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2016 Best Public Schools

How to Fix CPS

Illustration: Fernando Volken Togni

How to Fix CPS

Four competing ideologies on solving the district’s fiscal mess

This summer, state legislators pulled Chicago Public Schools from the edge of a fiscal cliff, if just barely, with a stopgap budget measure. But with ballooning pension shortfalls, more than $6 billion in long-term structural debt, and slashed operating budgets, CPS still faces an uncertain future. The solution? Depends on whom you ask.

The Austerity Camp

Who they are: Conservative-leaning politicians and pundits, Governor Rauner

What they’re proposing: Shut off the state taps until real reforms happen at the city level; get major concessions from the teachers’ union, including a salary freeze; replace the ailing pension system with retirement plans such as 401(k)s; change state law to allow CPS to declare bankruptcy. A report by the Illinois Policy Institute, a conservative think tank, summed up the stance: Until the district gets its fiscal house in order, “CPS doesn’t deserve another penny from taxpayers.”

Chance of success: Given the supermajority of Democrats in the state legislature, and with the Illinois Supreme Court having declared teacher pensions essentially untouchable, such severe changes seem unlikely

The Revenue Camp

Who they are: The Chicago Teachers Union, many Democratic state lawmakers, some CPS officials

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What they’re proposing: Raise taxes at the local and state levels; review and possibly rescind “clout contracts” between CPS and private companies such as testing firms and food and facilities services; release additional TIF funds; cut costs in the CPS central office.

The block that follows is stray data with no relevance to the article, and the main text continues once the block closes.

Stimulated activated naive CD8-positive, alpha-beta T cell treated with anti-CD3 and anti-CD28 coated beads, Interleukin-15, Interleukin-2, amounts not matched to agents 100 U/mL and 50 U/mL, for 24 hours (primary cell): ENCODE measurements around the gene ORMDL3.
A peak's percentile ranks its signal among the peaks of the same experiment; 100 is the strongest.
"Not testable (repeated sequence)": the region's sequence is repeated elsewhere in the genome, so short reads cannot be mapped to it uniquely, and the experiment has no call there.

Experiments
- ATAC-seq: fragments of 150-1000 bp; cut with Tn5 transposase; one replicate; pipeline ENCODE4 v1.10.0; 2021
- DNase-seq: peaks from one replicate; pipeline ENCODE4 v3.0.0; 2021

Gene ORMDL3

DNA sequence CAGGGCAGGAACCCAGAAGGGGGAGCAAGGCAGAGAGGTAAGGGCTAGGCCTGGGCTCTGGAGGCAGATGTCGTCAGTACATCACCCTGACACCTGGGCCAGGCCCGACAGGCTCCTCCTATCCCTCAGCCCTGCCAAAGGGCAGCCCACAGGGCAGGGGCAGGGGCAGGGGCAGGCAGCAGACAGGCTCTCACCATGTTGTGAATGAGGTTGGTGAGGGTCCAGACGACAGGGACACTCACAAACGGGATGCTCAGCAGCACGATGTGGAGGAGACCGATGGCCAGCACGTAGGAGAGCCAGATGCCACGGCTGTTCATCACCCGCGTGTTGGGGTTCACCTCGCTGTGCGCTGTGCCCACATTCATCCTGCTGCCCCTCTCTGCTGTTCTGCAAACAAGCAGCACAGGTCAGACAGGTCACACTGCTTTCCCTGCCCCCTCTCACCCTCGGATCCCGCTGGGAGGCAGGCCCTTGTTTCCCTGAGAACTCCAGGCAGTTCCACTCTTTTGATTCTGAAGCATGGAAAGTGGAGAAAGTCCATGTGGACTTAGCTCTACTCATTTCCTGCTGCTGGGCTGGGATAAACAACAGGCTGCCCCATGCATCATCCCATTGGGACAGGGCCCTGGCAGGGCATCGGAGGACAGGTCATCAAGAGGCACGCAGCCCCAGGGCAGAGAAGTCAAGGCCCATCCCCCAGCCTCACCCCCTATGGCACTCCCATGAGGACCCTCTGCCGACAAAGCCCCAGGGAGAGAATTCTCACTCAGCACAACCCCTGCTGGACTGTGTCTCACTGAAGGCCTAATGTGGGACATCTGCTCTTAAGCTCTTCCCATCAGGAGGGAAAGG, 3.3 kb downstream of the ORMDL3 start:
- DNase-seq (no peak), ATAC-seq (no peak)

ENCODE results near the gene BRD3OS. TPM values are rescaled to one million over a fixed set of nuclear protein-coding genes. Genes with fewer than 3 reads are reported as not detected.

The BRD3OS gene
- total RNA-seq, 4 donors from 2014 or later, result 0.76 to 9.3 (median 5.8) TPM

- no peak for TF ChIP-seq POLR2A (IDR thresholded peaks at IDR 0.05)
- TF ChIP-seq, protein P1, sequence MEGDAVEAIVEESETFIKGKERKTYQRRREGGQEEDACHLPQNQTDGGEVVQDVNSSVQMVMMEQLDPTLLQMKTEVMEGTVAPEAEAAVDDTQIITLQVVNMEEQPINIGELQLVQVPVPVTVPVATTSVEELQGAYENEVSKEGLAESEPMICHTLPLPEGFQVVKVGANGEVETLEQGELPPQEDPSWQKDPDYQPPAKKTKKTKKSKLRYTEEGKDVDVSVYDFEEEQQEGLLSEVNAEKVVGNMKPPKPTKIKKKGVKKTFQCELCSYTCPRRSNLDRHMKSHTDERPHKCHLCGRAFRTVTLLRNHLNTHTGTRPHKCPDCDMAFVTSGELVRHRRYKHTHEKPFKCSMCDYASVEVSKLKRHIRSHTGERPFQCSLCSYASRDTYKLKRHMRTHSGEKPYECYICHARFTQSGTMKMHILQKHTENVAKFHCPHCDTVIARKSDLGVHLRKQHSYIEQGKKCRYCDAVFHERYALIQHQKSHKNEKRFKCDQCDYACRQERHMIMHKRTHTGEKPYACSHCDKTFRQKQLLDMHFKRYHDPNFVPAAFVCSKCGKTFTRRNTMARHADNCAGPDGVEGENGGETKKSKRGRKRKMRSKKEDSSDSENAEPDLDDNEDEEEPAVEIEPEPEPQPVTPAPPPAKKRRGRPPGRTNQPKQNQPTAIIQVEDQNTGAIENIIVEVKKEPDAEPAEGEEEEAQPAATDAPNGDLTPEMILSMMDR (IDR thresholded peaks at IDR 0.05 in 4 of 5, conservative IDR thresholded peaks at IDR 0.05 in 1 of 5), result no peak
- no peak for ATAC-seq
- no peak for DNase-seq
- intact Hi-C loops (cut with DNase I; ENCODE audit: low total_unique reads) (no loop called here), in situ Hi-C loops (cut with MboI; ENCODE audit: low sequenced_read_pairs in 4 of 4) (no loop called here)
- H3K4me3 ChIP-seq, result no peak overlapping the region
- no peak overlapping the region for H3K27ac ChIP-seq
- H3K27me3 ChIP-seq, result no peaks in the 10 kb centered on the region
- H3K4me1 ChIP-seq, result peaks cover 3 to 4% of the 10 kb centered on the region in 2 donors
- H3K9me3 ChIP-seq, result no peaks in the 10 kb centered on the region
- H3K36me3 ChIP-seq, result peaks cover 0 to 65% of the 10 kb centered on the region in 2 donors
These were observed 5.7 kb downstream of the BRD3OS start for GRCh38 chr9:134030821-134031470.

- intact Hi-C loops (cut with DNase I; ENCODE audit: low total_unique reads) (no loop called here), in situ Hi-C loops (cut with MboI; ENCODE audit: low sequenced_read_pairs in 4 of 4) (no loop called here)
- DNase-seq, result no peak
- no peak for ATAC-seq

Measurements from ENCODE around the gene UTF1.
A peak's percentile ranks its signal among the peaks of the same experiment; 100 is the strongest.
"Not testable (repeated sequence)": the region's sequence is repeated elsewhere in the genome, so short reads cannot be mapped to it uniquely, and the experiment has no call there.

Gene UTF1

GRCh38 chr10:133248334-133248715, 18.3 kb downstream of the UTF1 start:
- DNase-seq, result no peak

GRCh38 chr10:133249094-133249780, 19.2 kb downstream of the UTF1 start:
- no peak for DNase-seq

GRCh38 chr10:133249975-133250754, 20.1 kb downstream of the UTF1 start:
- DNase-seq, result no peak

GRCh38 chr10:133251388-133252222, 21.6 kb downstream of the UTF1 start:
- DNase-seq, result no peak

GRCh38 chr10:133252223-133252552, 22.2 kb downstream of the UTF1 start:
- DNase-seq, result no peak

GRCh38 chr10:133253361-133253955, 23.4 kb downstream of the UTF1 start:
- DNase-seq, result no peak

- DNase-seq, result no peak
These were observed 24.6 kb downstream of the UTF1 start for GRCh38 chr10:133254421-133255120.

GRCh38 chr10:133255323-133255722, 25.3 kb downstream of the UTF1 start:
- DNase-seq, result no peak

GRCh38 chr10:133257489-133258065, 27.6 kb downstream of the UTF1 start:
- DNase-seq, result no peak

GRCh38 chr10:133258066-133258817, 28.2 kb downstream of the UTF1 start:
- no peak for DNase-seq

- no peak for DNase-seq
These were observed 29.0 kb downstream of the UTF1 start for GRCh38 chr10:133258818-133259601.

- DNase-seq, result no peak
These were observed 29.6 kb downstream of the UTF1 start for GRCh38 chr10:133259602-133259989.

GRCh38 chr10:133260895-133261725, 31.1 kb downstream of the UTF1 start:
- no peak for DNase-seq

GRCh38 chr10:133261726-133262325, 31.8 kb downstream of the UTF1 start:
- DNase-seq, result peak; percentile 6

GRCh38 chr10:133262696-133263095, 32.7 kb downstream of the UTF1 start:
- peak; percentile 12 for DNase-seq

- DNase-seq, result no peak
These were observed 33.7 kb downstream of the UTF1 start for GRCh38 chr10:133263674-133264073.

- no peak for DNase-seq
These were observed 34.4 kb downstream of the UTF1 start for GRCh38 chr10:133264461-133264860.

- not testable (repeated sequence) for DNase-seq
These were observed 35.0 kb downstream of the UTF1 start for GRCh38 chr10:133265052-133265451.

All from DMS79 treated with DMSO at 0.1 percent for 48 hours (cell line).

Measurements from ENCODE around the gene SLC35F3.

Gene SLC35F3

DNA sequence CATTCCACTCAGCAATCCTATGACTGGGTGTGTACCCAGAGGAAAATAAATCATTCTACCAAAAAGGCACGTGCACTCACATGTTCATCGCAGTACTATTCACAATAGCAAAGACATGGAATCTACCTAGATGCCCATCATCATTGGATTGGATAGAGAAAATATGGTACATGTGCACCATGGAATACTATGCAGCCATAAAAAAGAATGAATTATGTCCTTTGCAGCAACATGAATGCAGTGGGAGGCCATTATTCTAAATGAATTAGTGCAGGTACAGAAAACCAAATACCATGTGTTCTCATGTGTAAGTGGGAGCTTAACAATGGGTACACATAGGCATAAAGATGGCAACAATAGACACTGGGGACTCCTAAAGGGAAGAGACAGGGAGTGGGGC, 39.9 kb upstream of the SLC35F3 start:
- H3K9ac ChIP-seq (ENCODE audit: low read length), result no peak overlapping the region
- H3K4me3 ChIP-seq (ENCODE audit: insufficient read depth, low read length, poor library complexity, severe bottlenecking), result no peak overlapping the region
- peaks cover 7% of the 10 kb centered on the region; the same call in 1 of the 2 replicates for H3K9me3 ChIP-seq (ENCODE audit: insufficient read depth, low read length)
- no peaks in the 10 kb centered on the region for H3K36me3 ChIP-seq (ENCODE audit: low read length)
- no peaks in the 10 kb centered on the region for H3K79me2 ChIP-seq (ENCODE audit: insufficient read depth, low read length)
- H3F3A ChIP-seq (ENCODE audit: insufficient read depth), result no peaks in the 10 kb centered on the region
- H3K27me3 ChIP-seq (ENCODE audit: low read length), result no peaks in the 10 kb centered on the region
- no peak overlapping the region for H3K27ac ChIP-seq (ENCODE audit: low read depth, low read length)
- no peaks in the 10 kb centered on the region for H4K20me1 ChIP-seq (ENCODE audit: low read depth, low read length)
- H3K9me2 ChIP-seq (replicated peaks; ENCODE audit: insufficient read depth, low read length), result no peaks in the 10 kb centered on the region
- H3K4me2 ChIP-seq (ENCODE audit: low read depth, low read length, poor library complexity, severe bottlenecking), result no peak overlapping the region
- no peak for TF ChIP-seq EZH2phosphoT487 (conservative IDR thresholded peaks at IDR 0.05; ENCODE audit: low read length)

Chance of success: With a majority of parents siding with the CTU in its labor dispute with the city (according to recent polls), the mayor showing a willingness to raise taxes, and Rauner blinking in his stare-down with Springfield, this camp will likely see some of its goals fulfilled.

The Corporate Camp

Who they are: Rahm and his acolytes

What they’re proposing: An increase in the role of the private sector in the funding and management of school operations; a greater reliance on charter schools; a more aggressive and (some say) riskier approach to investment and borrowing on the part of CPS.

Chance of success: Given Rahm’s rock-bottom approval rating and the rise of social-justice-minded leaders like outspoken former principal Troy LaRaviere, who is among those calling for a broadly representative elected school board and increased scrutiny of the city’s agreements with lending institutions, the mayor’s corporate vision for the city’s public schools seems to
be evaporating.

The Middle-Roaders

Who they are: Academics, moderate state and city politicians, a broad cross section of parents

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What they’re proposing: Modest tax increases at the state and local levels; some givebacks by labor, such as  limiting salary hikes and reducing or eliminating pension “pickups” by city government (whereby the city pays the employers’ share of pension contributions); a long-term school-funding strategy at the state level; political détente in Springfield. “There has to be a tax strategy here,” says the University of Chicago’s Tim Knowles, “or we’re never going to dig out of it, and there has to be an existential question [answered]: Do we really want to invest in our future or not?”

Chance of success: Compromise seems inevitable, but it may not happen until after the Rahm-Rauner era.

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